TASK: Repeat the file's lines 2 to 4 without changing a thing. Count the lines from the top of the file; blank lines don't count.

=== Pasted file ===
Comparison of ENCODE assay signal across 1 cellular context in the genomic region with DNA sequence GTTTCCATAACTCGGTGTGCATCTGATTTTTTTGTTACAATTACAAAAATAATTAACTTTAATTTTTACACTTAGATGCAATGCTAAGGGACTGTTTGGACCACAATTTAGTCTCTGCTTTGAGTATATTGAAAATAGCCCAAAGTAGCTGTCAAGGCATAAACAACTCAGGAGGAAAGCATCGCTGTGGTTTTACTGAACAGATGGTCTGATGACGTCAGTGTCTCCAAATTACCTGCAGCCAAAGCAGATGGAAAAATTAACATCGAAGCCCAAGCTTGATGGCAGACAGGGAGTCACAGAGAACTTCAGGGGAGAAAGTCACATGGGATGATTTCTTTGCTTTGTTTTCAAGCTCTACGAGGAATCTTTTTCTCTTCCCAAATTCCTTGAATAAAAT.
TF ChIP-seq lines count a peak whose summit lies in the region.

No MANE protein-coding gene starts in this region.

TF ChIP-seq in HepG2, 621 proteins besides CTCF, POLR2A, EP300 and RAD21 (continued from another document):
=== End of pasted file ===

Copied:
TF ChIP-seq lines count a peak whose summit lies in the region.

No MANE protein-coding gene starts in this region.

TF ChIP-seq in HepG2, 621 proteins besides CTCF, POLR2A, EP300 and RAD21 (continued from another document):